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Broad ‘Fishnet’ PFAS Testing Worries Industry, Helps Regulators

Sept. 8, 2020, 10:00 AM

North Carolina, the EPA, and an international standards organization want to use a method for detecting known and unknown “forever chemicals” in water that the chemical industry opposes for being too broad.

The test they want to use measures total organic fluorine amounts in water and can provide a broader picture of all per- and polyfluoroalkyl substances (PFAS) in a sample instead of testing for one or a few substances at a time.

By removing the need to test for individual PFAS, states may be able to speed up the process for regulating groups of the chemicals, some of which have been linked to cancer.

Some states are choosing to regulate two or a handful of the thousands of chemicals in the PFAS family. A total organic fluorine test on a drinking water sample could reveal PFAS chemicals that don’t yet have regulatory limits.

Water utilities are already using the test to screen for PFAS in drinking water samples. But the test could be bad news for companies liable for cleaning up polluted sites, said Emily Lamond, member of Cole Schotz PC in Hackensack, N.J.

“From a remediation standpoint, I think it poses a lot of challenges and concerns, because then you’re potentially testing for chemicals that you have no regulatory responsibility for,” Lamond said.

More Regulations

Developing a reliable total organic fluorine test could lead to further regulations. Such a test may “improve the timelines,” or accelerate the process, for developing exposure limits, advisory levels, or PFAS regulations, said Anna Gurney, a spokeswoman for the North Carolina Department of Environmental Quality.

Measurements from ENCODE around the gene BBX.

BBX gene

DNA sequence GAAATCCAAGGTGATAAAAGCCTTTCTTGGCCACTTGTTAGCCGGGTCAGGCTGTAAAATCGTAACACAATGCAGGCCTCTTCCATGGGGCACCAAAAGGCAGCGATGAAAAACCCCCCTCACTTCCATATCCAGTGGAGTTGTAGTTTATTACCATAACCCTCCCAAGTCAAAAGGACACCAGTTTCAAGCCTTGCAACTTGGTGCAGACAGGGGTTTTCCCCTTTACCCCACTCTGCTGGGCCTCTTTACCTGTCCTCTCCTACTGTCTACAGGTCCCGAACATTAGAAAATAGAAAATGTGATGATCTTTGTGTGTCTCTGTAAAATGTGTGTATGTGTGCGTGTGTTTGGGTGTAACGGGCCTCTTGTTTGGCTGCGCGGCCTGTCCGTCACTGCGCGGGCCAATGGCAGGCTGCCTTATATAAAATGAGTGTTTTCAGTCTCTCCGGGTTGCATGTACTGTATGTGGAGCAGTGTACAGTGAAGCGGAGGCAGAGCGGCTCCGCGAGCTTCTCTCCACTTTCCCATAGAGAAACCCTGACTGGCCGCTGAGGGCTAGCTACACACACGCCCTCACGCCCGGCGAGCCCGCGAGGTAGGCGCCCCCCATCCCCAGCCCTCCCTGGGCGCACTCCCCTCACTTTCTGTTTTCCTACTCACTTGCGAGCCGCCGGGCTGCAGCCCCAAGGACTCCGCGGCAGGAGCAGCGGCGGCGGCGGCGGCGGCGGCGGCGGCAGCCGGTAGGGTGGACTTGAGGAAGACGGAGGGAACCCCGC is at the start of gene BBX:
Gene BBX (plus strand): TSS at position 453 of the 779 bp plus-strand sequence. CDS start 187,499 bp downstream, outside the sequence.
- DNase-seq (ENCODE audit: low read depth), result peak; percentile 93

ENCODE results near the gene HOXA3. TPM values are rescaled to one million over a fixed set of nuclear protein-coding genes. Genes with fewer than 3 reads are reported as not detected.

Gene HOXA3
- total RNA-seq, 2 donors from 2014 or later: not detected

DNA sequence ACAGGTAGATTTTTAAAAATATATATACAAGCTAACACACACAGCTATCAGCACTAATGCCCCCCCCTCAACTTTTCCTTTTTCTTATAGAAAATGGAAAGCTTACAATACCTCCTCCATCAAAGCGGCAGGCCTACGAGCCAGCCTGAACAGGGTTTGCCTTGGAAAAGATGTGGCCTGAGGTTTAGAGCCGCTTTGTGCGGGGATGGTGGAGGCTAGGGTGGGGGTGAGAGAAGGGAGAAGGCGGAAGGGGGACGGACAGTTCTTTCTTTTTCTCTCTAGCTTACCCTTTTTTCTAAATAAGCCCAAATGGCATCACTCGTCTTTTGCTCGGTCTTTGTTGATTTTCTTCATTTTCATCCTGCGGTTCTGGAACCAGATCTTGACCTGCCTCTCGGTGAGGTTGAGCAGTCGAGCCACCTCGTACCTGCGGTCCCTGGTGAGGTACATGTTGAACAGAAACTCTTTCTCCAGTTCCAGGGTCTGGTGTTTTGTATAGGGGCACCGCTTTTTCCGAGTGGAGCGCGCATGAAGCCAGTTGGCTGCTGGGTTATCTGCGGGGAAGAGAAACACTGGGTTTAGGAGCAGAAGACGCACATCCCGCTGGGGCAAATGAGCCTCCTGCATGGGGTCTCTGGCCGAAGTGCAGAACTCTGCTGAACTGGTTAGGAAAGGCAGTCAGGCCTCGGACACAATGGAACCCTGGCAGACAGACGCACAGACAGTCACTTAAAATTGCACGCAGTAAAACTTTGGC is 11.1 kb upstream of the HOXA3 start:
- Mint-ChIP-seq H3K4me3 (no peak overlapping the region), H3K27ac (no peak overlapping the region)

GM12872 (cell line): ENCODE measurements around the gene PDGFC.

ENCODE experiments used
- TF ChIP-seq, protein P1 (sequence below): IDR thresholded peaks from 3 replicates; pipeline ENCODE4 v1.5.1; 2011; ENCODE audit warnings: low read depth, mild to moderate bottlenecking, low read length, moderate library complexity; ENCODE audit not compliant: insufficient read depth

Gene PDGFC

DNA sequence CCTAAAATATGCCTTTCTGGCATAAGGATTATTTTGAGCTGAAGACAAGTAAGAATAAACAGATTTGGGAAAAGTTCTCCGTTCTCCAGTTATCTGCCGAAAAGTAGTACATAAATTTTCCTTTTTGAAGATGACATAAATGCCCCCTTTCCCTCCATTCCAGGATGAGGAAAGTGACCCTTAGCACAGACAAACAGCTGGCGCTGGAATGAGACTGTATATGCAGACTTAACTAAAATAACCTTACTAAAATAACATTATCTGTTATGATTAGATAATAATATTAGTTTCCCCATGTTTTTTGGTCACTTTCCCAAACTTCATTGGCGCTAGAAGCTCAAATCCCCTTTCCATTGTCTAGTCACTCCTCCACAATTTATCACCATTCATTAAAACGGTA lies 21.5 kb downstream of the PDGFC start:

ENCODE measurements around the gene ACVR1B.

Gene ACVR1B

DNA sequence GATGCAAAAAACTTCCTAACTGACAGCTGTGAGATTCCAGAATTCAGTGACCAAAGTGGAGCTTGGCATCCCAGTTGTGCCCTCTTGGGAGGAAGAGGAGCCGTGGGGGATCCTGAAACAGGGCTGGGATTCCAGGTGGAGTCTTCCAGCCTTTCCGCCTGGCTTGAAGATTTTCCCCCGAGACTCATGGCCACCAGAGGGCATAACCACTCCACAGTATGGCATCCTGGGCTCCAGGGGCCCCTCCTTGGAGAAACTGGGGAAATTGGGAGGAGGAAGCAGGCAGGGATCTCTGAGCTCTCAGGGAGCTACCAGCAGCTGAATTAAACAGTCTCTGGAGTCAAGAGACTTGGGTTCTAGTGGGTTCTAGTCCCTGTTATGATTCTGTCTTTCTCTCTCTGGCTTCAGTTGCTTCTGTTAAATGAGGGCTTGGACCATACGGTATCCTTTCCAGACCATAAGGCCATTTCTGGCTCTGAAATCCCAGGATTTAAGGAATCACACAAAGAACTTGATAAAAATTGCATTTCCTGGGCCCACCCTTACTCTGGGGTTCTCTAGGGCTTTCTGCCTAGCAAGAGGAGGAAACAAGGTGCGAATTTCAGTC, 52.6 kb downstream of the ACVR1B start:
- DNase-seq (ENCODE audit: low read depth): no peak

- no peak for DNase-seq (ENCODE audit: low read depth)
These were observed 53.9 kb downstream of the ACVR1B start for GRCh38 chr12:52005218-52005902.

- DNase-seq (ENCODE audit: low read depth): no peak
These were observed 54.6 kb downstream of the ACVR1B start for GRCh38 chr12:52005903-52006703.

North Carolina required Chemours Co., which uses PFAS in its manufacturing processes, to restrict the amount of the chemicals it releases into the environment. Their 2019 agreement requires Chemours to pay for a third party to develop a way to measure total organic fluorine in air emissions and wastewater.

The project will cost $300,000, a Chemours spokesman said.

PFAS have been used to make nonstick and stain-resistant coatings in clothing, fast-food wrappers, carpets, and other consumer and industrial products. They’ve been found in drinking water and wastewater nationwide, prompting a patchwork of regulations that typically focus on the most common or widely studied half-dozen of the substances.

The chemicals may cause adverse health effects, including developmental harm to fetuses, testicular and kidney cancer, liver tissue damage, immune system or thyroid effects, and changes in cholesterol, according to the Environmental Protection Agency.

‘Mere Presence’

Members of the American Chemistry Council, which include Chemours and 3M Co., oppose using total organic fluorine testing as a regulatory benchmark.

“It won’t provide any meaningful information to inform regulators as to any potential risk posed by a substance,” the council said in a statement, adding that total organic fluorine testing “only indicates the mere presence of fluorine,” and not which PFAS are present.